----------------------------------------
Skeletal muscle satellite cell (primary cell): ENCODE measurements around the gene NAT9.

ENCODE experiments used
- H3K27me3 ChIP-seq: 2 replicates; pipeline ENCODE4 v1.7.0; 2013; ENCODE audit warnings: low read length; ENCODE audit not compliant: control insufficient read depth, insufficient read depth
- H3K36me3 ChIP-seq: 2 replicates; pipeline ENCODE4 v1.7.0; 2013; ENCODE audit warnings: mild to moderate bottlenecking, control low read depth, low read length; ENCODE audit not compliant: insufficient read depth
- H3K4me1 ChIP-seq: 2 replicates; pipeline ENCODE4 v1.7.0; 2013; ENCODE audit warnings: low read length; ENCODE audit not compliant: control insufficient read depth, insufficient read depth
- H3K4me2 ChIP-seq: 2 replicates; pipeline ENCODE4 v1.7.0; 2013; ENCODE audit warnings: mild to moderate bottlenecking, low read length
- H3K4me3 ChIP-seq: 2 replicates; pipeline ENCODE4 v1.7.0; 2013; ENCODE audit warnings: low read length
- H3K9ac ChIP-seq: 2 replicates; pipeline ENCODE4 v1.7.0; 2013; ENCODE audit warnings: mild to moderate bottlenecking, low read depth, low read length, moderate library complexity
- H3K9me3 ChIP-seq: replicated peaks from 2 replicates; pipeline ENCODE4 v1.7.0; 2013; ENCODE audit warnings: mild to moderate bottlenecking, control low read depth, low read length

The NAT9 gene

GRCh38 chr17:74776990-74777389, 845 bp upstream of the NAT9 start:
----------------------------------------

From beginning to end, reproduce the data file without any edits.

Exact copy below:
Skeletal muscle satellite cell (primary cell): ENCODE measurements around the gene NAT9.

ENCODE experiments used
- H3K27me3 ChIP-seq: 2 replicates; pipeline ENCODE4 v1.7.0; 2013; ENCODE audit warnings: low read length; ENCODE audit not compliant: control insufficient read depth, insufficient read depth
- H3K36me3 ChIP-seq: 2 replicates; pipeline ENCODE4 v1.7.0; 2013; ENCODE audit warnings: mild to moderate bottlenecking, control low read depth, low read length; ENCODE audit not compliant: insufficient read depth
- H3K4me1 ChIP-seq: 2 replicates; pipeline ENCODE4 v1.7.0; 2013; ENCODE audit warnings: low read length; ENCODE audit not compliant: control insufficient read depth, insufficient read depth
- H3K4me2 ChIP-seq: 2 replicates; pipeline ENCODE4 v1.7.0; 2013; ENCODE audit warnings: mild to moderate bottlenecking, low read length
- H3K4me3 ChIP-seq: 2 replicates; pipeline ENCODE4 v1.7.0; 2013; ENCODE audit warnings: low read length
- H3K9ac ChIP-seq: 2 replicates; pipeline ENCODE4 v1.7.0; 2013; ENCODE audit warnings: mild to moderate bottlenecking, low read depth, low read length, moderate library complexity
- H3K9me3 ChIP-seq: replicated peaks from 2 replicates; pipeline ENCODE4 v1.7.0; 2013; ENCODE audit warnings: mild to moderate bottlenecking, control low read depth, low read length

The NAT9 gene

GRCh38 chr17:74776990-74777389, 845 bp upstream of the NAT9 start: